PBS Eons
Each of these episodes showcases another fascinating quirk of the birth of the planet and the long road to the human race. (Image via Earth Archives)
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PBS Eons

Who would’ve thought the origins of humanity were so interesting?

In 1969, PBS became a staple of television. Its introduction ended the 16-year dominance of National Educational Television (NET), as the nascent channel subsequently assumed the licensing and production for such shows as “Sesame Street.” While both NET and PBS both avoided commercial funding, NET differed in its low budget and “boring” presentation of content.

PBS, by contrast, features a wide array of content, including art shows, documentaries, science programs, cartoons and music. From 1969 to 2012, the content of the education channel remained relatively consistent. After 2012, however, PBS entered the digital realm in order to compete with online content. PBS Digital Studios, the brand’s online sector, brings in millions of views every year, and has several component channels, one of which is PBS Eons.

PBS Eons features hosts Kallie Moore, Blake de Pastino and Hank Green, all of “Crash Course” acclaim, as they explore the evolution of life from its humblest beginnings to the origins of our own species. Here are their four best videos that show how vastly the world can change.

1. PBS Eons: “That Time It Rained For Two Million Years”

In the 1990s, two British geologists uncovered rocks that dated to the Early Triassic period, or roughly 234 million years ago. Instead of uncovering the red sand they anticipated from the supposedly dry era, they found evidence of sediment from lakes, river rocks and coal swamps.

Their findings revealed that massive amounts of rainfall took place over the course of about 2 million years. Samples from several continents yielded the same results, indicating that the phenomenon took place across the supercontinent of Pangea.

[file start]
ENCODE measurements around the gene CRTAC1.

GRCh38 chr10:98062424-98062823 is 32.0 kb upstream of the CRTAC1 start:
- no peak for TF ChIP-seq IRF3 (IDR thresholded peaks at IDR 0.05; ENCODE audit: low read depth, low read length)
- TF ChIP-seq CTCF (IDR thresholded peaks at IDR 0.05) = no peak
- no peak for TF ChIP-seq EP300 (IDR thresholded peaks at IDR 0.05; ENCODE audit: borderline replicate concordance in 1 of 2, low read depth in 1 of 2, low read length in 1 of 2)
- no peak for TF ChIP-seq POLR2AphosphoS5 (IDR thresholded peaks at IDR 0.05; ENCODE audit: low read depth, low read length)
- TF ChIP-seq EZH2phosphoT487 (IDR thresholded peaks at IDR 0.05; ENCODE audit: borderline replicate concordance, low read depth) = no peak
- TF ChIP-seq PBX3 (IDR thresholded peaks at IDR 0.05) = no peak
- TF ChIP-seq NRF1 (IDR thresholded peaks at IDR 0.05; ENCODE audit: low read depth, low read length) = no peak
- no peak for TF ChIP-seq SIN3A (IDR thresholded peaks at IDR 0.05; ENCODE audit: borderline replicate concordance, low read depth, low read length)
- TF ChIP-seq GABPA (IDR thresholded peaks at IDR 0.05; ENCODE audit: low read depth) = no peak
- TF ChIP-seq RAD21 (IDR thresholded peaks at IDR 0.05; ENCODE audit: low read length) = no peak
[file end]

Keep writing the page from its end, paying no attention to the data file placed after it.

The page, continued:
Scientists soon discovered that the shape of Pangea was essential to this occurrence. The super continent’s lack of mountain ranges meant rain clouds went unbroken, which led to a huge build up that caused rainfall and flooding to affect most parts of the continent.

The effect on terrestrial life was disastrous, and many early reptile species died out. However, because of the giant plants that the cataracts watered, the period also helped give rise to the age of the dinosaur. While other species of reptiles were unable to adapt to the taller and tougher material, the population of the dinosaurs, which had made up only 5 percent of terrestrial animals going into the event, eventually swelled to over 90 percent of the global populace.

2. PBS Eons: “Why Megalodon (Definitely) Went Extinct”

The largest shark known to ever exist was a global predator. It was not limited to any particular range, and it made whales of all sizes a central part of its diet. Still, despite evidence that the OG Jaws vanished from the fossil records 2 million years ago, some wishful thinkers believe that Megalodon could still be lurking somewhere in the ocean today.